Q: I was listening to a Churchill biography in which someone older says Winston wants discipline. In fact, that’s the last thing he wanted. But the context suggests that “wants” here means both “lacks” and “needs.” Is this a British usage?
A: We think so, and so do two of the UK dictionaries we checked (Collins and Macmillan), which describe it as “mainly British.”
Collins, for example, gives this example of the British usage: “your shoes want cleaning.”
However, all the US dictionaries we consulted include, without qualification, “need” and “lack” among the definitions of the verb “want”—that is, they consider those meanings standard American English.
Merriam-Webster’s Collegiate Dictionary (11th ed.) gives this example: “the motor wants a tune-up.”
And The American Heritage Dictionary of the English Language (5th ed.) gives this one: “ ‘Your hair wants cutting,’ said the Hatter” (Lewis Carroll).
Of course that American Heritage example is from a British writer. And we see the “need” and “lack” senses of “want” a lot more in British writing than in American.
In fact, all but one of the 14 citations in the Oxford English Dictionary for the “lack” sense are from British writers. And all of the OED’s 21 citations for the “need” sense are British.
“Etymologically,” John Ayto writes in his Dictionary of Word Origins, “to want something is to ‘lack’ it (a sense still intact in the noun want).”
As Ayto explains, the common contemporary sense of the verb (to desire to have or do something) “is a secondary extension” of the earlier “lack” usage.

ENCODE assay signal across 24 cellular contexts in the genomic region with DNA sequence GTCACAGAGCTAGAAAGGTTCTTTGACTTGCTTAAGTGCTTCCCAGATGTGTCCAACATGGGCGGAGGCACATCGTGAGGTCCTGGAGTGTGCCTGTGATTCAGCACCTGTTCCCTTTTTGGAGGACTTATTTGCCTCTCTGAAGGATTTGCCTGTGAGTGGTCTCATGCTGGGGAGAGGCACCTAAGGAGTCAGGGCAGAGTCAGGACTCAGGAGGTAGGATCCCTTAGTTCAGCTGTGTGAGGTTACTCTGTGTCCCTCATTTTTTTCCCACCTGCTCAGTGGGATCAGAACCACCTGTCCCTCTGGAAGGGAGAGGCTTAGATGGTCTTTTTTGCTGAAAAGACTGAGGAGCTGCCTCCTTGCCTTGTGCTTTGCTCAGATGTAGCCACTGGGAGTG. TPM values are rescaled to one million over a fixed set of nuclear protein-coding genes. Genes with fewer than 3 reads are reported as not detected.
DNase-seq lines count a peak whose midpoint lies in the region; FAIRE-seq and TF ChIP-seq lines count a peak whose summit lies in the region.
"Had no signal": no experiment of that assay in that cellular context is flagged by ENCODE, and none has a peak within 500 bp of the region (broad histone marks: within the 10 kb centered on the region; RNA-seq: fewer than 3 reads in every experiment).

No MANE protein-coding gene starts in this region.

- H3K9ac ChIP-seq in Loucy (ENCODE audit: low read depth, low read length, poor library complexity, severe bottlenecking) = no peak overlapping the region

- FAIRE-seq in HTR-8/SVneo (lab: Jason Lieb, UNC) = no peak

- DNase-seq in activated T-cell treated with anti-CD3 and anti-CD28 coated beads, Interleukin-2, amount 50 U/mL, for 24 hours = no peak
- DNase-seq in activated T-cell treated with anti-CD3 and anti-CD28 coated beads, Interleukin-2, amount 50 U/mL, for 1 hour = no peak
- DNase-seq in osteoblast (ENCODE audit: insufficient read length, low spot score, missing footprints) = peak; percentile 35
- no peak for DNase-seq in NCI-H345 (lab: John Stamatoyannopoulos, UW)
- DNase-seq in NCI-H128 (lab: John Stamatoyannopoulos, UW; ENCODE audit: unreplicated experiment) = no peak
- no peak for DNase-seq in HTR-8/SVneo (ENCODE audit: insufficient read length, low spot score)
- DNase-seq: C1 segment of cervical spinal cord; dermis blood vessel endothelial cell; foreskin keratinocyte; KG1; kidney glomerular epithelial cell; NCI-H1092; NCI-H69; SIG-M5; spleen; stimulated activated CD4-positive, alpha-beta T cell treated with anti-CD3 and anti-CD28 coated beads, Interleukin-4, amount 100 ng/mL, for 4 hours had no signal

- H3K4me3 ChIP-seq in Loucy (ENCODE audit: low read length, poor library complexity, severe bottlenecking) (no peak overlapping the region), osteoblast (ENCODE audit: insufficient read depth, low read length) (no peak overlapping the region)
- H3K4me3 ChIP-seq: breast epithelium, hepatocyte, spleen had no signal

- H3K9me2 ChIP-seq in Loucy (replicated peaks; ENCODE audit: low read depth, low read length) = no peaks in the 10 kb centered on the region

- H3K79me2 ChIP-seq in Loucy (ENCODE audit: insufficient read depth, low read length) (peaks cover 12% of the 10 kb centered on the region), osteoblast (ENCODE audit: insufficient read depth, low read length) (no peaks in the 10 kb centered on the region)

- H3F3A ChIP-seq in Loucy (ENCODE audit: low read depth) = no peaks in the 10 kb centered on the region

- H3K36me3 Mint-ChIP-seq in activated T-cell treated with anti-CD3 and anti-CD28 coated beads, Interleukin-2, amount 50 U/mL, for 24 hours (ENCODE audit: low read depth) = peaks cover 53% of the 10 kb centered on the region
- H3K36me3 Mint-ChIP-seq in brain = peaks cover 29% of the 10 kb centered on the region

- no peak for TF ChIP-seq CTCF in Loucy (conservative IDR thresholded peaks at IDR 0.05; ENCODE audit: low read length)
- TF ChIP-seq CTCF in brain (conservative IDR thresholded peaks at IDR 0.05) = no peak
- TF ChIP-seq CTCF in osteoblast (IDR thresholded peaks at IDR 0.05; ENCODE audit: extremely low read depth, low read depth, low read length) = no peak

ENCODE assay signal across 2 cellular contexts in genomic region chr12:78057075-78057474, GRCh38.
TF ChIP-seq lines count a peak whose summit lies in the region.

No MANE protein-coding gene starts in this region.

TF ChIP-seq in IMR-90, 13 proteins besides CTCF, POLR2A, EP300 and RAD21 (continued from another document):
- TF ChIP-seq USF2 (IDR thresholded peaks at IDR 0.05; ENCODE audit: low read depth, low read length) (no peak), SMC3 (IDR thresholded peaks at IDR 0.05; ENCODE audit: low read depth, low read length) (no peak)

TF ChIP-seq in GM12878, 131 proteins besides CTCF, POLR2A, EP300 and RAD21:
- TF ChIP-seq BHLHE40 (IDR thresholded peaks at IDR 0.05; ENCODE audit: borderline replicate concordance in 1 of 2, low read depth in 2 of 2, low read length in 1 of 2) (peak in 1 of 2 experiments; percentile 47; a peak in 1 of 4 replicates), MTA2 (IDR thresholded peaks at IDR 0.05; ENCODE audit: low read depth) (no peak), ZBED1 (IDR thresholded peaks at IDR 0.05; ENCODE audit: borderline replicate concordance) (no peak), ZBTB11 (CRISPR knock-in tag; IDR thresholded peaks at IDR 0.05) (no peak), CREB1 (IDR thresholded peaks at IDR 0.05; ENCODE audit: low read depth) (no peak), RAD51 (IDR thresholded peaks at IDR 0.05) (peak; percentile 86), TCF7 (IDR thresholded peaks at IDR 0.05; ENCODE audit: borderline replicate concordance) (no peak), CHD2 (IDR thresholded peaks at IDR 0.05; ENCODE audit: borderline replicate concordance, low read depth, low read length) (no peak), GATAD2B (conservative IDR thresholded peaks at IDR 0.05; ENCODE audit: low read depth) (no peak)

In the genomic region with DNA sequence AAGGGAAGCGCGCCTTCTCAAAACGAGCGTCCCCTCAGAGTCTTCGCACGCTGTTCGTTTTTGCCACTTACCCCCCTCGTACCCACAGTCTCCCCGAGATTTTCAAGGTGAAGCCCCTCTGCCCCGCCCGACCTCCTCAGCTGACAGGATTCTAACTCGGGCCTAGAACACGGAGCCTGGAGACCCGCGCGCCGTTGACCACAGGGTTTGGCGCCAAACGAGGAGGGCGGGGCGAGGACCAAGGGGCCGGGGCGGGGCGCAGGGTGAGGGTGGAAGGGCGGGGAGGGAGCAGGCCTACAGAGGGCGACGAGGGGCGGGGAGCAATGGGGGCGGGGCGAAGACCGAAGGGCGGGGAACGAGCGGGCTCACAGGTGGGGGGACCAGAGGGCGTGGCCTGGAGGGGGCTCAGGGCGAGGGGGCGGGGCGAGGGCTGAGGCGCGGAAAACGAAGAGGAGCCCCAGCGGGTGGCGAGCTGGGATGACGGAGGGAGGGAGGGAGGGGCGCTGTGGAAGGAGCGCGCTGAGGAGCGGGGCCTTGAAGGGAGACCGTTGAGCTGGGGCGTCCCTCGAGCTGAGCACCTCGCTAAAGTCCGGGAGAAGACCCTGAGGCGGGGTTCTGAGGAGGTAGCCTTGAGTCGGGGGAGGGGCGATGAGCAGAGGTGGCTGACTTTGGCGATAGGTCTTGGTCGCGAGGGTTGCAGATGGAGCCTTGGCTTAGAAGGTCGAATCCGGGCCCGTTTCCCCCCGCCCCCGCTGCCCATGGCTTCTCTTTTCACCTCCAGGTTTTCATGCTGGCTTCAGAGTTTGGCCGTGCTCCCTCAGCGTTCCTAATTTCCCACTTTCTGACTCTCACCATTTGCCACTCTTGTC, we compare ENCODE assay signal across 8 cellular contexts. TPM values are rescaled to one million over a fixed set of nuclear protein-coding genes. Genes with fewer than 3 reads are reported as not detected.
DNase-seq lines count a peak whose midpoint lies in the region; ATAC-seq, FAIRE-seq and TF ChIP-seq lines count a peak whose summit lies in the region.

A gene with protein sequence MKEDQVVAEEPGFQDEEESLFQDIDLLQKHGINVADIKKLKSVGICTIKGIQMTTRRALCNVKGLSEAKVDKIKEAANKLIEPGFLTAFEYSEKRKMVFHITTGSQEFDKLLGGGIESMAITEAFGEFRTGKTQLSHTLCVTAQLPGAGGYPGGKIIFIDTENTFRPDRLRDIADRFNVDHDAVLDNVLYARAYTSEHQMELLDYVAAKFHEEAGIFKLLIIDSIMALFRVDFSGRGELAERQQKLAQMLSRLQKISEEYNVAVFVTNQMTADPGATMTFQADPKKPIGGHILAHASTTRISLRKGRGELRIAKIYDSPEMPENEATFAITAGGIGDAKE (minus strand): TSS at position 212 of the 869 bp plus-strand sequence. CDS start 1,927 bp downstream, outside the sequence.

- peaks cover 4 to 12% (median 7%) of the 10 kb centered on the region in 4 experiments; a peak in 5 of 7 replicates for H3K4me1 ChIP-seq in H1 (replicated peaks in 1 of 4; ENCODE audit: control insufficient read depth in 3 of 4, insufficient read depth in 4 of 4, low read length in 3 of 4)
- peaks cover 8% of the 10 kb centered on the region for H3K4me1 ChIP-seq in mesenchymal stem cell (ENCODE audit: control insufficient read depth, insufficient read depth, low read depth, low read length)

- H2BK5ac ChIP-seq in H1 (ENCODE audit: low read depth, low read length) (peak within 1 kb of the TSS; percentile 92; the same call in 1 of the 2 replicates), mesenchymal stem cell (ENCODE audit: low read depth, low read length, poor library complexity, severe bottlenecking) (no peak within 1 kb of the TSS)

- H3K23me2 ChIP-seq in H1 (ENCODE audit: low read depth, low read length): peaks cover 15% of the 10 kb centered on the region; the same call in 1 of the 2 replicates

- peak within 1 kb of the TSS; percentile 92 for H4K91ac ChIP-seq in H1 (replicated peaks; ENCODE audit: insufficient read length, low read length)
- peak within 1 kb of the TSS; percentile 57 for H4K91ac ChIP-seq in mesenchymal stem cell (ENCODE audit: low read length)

He says English adopted “want” from vanta, an Old Norse verb meaning to lack, which in turn came from a prehistoric Germanic word reconstructed as wanaton (lacking).
The ultimate source of “want,” according to Ayto, is the prehistoric Indo-European root wan, which has also given English the verb “wane.”
The OED says the verb “want” entered English around 1200 with the “lack” sense, which the dictionary defines this way: “Not to have; to be without, to lack; to have too little of; to be destitute of, or deficient in; to fail to have, or get.”
Oxford’s earliest citation is from the Ormulum, a collection of Middle English homilies explaining biblical texts: “All thatt wannteth cristess hald / All sinnketh inn till helle.” (We’ve changed the runic letter thorn to “th.”)
The OED defines the “need” sense, which appeared in the late 1400s, this way: “To suffer the want of; to have occasion for, need, require; to stand in need of (something salutary, but often not desired).”
Here’s an example from Shakespeare’s Henry VI, Part 3 (circa 1591): “Oh welcome Oxford, for we want thy helpe.”
Although Americans sometimes say things like “The house wants cleaning,” they usually say “The house needs cleaning” or “The house needs to be cleaned.”
We wrote a post on the blog some time ago about a related regional usage in the US: “The house needs cleaned.”
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